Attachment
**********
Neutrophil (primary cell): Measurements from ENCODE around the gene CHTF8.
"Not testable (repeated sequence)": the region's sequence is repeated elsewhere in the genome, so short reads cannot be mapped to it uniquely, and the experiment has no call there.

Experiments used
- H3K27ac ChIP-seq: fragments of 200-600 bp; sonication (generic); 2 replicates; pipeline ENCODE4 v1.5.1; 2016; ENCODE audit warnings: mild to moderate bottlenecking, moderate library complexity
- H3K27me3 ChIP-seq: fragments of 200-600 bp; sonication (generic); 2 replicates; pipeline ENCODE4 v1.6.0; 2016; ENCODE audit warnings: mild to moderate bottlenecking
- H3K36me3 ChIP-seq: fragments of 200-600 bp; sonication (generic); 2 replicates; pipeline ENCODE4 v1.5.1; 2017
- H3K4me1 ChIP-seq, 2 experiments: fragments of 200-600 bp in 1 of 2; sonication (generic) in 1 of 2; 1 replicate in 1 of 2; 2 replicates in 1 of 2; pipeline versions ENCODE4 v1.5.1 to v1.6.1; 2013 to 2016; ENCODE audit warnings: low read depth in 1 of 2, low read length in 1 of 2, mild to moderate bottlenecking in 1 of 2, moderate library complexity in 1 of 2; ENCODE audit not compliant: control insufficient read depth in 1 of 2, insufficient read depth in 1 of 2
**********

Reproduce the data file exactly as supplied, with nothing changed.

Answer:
Neutrophil (primary cell): Measurements from ENCODE around the gene CHTF8.
"Not testable (repeated sequence)": the region's sequence is repeated elsewhere in the genome, so short reads cannot be mapped to it uniquely, and the experiment has no call there.

Experiments used
- H3K27ac ChIP-seq: fragments of 200-600 bp; sonication (generic); 2 replicates; pipeline ENCODE4 v1.5.1; 2016; ENCODE audit warnings: mild to moderate bottlenecking, moderate library complexity
- H3K27me3 ChIP-seq: fragments of 200-600 bp; sonication (generic); 2 replicates; pipeline ENCODE4 v1.6.0; 2016; ENCODE audit warnings: mild to moderate bottlenecking
- H3K36me3 ChIP-seq: fragments of 200-600 bp; sonication (generic); 2 replicates; pipeline ENCODE4 v1.5.1; 2017
- H3K4me1 ChIP-seq, 2 experiments: fragments of 200-600 bp in 1 of 2; sonication (generic) in 1 of 2; 1 replicate in 1 of 2; 2 replicates in 1 of 2; pipeline versions ENCODE4 v1.5.1 to v1.6.1; 2013 to 2016; ENCODE audit warnings: low read depth in 1 of 2, low read length in 1 of 2, mild to moderate bottlenecking in 1 of 2, moderate library complexity in 1 of 2; ENCODE audit not compliant: control insufficient read depth in 1 of 2, insufficient read depth in 1 of 2